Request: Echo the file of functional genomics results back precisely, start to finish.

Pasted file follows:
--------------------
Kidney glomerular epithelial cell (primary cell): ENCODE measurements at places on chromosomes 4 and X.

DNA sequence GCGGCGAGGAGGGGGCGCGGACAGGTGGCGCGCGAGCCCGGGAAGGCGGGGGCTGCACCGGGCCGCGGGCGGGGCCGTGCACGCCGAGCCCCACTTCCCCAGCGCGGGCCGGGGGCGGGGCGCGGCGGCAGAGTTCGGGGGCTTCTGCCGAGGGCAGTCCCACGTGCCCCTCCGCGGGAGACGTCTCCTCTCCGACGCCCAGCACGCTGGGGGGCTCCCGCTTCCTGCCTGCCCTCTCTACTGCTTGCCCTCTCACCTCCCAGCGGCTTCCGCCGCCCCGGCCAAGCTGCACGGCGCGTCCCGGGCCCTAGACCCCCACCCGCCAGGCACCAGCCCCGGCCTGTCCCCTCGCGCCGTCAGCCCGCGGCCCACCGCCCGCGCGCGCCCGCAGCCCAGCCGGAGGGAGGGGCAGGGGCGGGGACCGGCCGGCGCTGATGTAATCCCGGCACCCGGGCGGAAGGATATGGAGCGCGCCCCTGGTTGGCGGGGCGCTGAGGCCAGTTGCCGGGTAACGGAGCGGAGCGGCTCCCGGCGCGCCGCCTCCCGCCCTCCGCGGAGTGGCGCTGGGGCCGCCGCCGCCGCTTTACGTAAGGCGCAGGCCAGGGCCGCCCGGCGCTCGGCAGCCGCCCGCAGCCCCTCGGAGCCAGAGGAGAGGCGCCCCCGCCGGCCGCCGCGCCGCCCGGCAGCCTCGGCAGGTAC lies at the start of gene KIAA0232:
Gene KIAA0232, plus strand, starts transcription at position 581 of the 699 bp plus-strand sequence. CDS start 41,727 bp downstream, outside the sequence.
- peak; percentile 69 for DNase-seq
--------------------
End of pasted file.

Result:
Kidney glomerular epithelial cell (primary cell): ENCODE measurements at places on chromosomes 4 and X.

DNA sequence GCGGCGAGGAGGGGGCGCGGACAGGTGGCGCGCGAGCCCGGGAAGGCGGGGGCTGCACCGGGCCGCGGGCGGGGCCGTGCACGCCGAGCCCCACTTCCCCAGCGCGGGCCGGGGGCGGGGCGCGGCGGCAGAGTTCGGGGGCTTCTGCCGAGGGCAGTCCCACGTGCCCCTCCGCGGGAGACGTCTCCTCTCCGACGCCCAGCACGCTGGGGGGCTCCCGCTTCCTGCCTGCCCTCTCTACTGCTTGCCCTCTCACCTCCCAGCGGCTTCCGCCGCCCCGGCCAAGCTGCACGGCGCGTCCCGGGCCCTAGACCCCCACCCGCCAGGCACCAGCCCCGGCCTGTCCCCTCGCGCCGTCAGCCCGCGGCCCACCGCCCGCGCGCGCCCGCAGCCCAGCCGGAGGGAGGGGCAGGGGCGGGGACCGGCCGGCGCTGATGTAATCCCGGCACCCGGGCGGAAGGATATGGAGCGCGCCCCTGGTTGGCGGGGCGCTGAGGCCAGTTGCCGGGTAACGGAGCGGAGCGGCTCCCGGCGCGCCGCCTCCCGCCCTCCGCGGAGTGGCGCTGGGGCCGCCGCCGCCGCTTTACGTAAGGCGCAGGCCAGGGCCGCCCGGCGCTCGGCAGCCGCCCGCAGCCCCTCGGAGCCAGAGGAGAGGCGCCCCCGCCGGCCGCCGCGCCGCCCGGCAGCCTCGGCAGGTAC lies at the start of gene KIAA0232:
Gene KIAA0232, plus strand, starts transcription at position 581 of the 699 bp plus-strand sequence. CDS start 41,727 bp downstream, outside the sequence.
- peak; percentile 69 for DNase-seq